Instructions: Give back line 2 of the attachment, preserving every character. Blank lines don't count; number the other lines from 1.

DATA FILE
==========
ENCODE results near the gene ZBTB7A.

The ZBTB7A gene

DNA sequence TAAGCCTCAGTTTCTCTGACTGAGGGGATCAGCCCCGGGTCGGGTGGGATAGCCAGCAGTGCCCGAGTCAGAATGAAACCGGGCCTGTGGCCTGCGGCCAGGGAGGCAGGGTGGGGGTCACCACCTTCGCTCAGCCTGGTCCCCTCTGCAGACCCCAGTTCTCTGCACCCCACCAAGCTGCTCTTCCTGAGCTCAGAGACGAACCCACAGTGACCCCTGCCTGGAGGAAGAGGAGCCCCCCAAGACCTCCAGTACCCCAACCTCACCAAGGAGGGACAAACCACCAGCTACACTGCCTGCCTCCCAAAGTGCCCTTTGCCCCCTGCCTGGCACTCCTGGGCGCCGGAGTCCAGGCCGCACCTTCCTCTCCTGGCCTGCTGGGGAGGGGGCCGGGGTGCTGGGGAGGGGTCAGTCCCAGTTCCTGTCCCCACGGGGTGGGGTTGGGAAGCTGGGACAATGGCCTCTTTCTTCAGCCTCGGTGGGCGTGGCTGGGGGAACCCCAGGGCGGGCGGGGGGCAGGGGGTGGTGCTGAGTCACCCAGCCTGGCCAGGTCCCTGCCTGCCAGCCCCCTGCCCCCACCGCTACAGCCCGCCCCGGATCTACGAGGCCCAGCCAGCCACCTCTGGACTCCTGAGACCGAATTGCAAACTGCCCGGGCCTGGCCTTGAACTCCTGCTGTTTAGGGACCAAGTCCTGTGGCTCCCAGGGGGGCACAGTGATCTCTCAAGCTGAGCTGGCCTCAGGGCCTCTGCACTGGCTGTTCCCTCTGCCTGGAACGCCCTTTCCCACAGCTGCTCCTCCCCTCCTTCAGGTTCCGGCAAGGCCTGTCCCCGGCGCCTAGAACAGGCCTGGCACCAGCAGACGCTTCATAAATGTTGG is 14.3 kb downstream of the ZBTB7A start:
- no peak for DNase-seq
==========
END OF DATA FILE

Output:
The ZBTB7A gene